Femoral fractures are quite common, occurring more commonly in the younger age groups. It was once thought that mid-shaft spiral fractures due to a twisting force were characteristic of child abuse however, transverse fractures are also very common among abused children. In fact, there has been no real difference in patterns of diaphyseal fractures of the femur between abuse and non-abuse (15, 29). Tornetta et al retrospectively reviewed 456 fractures in two level I paediatric trauma centres and found that a transverse fracture of the femur was in fact the commonest pattern seen in abuse cases overall but was under-represented in those referred for investigation. They concluded that this suggests that practitioners are more likely to view transverse fractures as accidental and have a lower index of suspicion for abuse in these cases (30). Such bias may lead to missed cases of abuse in children with transverse fractures. Importantly, Schwend et al looked at motor milestones and it was found that femoral fractures from abuse were significantly more common in children who were not walking (31).
Supracondylar fractures were more likely to be associated with non-abusive injury. This was confirmed in a large cross sectional study that looked specifically at displaced supracondylar fractures in 388 children of all ages. Seventy nine per cent of these fractures occurred after a fall, and only 0.5% were the result of abuse. The authors cautioned that a supracondylar fracture should not be assumed to have non-abusive causes without careful consideration. The most common type of humeral fracture from abuse in children under 15 months of age was a spiral/oblique fracture.
Physical abuse should be considered in the differential diagnosis when an infant (under 18months) presents with a fracture in the absence of an overt history of important trauma or a known medical condition that predisposes to bone fragility. The following indicators can be used to inform decisions about the likelihood of child abuse:
- Multiple fractures are more common after physical abuse than after non-abusive
- A child with rib fractures has a 7 in 10 chance of having been abused
- A child with a femoral fracture has a 1 in 3-4 chance of having been abused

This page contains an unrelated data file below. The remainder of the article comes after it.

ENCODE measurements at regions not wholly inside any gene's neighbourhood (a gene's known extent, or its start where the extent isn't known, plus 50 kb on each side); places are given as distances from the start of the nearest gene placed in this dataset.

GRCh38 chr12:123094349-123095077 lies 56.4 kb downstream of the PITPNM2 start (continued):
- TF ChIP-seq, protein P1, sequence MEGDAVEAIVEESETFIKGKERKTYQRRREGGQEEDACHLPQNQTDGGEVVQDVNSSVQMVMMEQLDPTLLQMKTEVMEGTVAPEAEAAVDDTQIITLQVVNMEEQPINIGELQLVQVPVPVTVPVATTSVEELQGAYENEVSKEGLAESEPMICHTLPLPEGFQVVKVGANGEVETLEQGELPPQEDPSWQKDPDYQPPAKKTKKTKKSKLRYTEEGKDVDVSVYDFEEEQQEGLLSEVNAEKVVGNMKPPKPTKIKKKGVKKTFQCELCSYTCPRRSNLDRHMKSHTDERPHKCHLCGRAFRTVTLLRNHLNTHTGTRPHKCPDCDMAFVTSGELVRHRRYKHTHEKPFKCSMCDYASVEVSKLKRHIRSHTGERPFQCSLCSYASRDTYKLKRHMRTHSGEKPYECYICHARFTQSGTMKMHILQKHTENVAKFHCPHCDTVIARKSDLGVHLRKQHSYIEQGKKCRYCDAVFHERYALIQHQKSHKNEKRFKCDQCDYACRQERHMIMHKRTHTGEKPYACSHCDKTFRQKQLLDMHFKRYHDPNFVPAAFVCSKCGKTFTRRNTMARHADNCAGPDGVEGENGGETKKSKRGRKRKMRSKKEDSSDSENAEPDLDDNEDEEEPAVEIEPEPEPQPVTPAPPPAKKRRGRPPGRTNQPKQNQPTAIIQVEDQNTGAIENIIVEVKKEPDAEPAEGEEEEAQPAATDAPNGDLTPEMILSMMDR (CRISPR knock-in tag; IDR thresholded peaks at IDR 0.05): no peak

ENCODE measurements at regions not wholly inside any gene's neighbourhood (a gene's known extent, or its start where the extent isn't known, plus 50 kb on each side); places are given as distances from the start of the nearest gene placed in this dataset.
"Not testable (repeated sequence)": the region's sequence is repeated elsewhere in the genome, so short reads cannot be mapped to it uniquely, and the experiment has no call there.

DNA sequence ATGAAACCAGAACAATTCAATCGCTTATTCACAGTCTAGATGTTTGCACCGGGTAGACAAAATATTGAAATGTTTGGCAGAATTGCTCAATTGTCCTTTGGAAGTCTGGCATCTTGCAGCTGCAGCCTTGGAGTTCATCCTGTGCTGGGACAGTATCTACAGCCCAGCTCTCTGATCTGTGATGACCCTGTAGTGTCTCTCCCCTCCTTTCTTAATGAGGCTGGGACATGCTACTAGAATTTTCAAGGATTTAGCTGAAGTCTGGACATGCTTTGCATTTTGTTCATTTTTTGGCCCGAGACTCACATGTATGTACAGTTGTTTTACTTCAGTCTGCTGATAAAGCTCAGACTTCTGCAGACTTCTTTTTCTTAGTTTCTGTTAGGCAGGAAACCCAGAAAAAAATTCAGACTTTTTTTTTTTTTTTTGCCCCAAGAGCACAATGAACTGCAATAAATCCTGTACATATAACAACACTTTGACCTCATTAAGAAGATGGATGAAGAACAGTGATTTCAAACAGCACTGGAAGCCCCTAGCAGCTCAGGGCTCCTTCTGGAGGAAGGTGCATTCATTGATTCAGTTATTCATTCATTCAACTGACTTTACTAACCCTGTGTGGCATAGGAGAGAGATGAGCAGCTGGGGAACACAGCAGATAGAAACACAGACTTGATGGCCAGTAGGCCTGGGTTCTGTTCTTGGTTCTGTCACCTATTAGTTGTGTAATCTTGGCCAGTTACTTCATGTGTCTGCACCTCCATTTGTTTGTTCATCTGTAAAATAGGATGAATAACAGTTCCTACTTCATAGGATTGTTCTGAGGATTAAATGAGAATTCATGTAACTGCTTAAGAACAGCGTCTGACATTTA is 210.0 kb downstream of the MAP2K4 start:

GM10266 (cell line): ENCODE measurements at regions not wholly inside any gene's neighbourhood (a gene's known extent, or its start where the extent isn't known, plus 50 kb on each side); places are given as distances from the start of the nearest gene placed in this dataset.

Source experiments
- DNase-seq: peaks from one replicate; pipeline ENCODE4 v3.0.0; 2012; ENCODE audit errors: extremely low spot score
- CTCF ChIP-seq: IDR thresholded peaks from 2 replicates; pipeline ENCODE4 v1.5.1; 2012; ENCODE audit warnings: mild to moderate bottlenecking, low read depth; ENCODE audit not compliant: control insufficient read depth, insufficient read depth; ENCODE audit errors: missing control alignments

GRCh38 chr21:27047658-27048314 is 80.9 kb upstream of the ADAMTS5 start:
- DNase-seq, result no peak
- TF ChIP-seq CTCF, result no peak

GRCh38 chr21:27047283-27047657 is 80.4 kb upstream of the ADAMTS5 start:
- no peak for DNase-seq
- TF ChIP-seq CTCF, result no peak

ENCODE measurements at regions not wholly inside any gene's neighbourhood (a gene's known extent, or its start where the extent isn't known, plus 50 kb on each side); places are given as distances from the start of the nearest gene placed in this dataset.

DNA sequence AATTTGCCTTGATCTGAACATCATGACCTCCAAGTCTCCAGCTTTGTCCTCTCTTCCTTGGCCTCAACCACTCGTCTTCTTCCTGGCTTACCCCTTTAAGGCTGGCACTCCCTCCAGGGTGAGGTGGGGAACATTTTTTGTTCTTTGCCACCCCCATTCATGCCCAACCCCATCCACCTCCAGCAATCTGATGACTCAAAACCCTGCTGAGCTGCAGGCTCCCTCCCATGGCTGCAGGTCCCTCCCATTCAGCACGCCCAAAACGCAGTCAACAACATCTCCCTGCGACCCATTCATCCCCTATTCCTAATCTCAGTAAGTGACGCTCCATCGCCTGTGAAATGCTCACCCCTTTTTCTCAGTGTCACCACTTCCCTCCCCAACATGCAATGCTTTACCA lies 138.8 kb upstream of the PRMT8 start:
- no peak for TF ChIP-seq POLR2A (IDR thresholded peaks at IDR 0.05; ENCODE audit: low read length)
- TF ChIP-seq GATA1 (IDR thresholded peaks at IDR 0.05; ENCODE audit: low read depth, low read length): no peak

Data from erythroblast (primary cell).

- Femoral fractures resulting from abuse are more commonly seen in children who are not yet walking
- A child younger than three years with a humeral fracture has a 1 in 2 chance of having been abused
- Mid-shaft fractures of the humerus are more common in abuse than in non-abuse,
whereas supracondylar fractures are more likely to have non-abusive causes
We know that children who have been physically abused often sustain bony fractures and different fracture types have variously been described as having a high probability for abuse. However, no one fracture in isolation is specific for physical abuse. Rib fractures, regardless of type, are highly suggestive of abuse in the absence of an overt traumatic or organic cause. Fractures from child abuse are significantly more common in children under 18 months of age than in older children. In this younger age group, any significant injury to the lower extremity that lacks a plausible mechanism merits a thorough investigation. The case presented above was investigated because of a high index of suspicion but in retrospect one would realize that there were several indicators in his environment that increased his risk of non-accidental injury. He was the result of an unplanned pregnancy and the first born to a young unemployed mother. In addition he presented with multiple fractures including multiple rib fractures at different stages of healing. Unexplained fractures are of particular concern as missing these potential cases of NAI can lead to serious morbidity and mortality.